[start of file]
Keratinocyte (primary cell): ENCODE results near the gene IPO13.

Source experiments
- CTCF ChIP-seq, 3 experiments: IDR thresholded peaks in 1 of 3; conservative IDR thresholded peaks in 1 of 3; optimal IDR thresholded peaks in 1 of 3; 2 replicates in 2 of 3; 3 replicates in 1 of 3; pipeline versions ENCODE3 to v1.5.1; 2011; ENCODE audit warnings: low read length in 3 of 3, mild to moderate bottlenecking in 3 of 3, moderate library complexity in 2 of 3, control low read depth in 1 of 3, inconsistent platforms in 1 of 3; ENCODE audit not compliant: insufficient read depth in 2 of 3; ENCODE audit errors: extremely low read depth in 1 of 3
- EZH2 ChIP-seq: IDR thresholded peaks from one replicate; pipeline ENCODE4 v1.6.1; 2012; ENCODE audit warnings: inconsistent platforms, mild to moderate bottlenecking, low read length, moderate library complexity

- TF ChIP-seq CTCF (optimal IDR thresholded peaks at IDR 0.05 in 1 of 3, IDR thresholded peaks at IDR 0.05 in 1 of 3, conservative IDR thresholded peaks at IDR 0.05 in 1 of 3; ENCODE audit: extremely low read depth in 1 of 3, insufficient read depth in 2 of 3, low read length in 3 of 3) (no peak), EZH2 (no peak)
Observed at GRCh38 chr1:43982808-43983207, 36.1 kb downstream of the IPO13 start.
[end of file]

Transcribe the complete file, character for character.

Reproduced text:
Keratinocyte (primary cell): ENCODE results near the gene IPO13.

Source experiments
- CTCF ChIP-seq, 3 experiments: IDR thresholded peaks in 1 of 3; conservative IDR thresholded peaks in 1 of 3; optimal IDR thresholded peaks in 1 of 3; 2 replicates in 2 of 3; 3 replicates in 1 of 3; pipeline versions ENCODE3 to v1.5.1; 2011; ENCODE audit warnings: low read length in 3 of 3, mild to moderate bottlenecking in 3 of 3, moderate library complexity in 2 of 3, control low read depth in 1 of 3, inconsistent platforms in 1 of 3; ENCODE audit not compliant: insufficient read depth in 2 of 3; ENCODE audit errors: extremely low read depth in 1 of 3
- EZH2 ChIP-seq: IDR thresholded peaks from one replicate; pipeline ENCODE4 v1.6.1; 2012; ENCODE audit warnings: inconsistent platforms, mild to moderate bottlenecking, low read length, moderate library complexity

- TF ChIP-seq CTCF (optimal IDR thresholded peaks at IDR 0.05 in 1 of 3, IDR thresholded peaks at IDR 0.05 in 1 of 3, conservative IDR thresholded peaks at IDR 0.05 in 1 of 3; ENCODE audit: extremely low read depth in 1 of 3, insufficient read depth in 2 of 3, low read length in 3 of 3) (no peak), EZH2 (no peak)
Observed at GRCh38 chr1:43982808-43983207, 36.1 kb downstream of the IPO13 start.